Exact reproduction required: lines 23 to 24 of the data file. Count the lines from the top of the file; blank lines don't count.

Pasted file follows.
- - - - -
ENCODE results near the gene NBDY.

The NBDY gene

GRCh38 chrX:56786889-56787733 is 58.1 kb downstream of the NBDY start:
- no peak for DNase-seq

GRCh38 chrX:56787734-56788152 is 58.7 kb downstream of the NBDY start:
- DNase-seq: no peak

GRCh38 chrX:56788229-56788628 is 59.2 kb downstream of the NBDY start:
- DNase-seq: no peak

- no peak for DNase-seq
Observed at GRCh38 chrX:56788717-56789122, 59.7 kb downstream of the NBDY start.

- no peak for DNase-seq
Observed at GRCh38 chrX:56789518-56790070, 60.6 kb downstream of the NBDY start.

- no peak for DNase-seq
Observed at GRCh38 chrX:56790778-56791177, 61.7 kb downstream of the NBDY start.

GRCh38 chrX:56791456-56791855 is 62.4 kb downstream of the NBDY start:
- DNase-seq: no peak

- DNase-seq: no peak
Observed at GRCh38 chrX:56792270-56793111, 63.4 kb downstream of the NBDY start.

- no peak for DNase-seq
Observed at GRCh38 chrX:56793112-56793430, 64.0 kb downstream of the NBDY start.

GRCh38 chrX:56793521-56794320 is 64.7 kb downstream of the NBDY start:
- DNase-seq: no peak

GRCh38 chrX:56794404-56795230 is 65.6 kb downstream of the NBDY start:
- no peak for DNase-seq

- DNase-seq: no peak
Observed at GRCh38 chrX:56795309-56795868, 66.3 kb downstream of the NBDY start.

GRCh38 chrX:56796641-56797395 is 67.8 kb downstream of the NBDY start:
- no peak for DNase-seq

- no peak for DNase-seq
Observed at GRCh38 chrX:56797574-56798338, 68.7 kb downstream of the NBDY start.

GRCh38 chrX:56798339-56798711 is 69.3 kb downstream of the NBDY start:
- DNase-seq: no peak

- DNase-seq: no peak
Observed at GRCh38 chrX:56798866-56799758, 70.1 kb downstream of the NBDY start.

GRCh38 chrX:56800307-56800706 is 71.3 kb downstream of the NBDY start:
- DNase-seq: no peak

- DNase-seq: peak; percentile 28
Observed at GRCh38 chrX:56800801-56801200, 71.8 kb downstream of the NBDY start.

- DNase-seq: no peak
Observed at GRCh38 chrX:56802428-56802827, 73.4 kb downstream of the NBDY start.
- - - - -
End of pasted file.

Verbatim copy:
GRCh38 chrX:56794404-56795230 is 65.6 kb downstream of the NBDY start:
- no peak for DNase-seq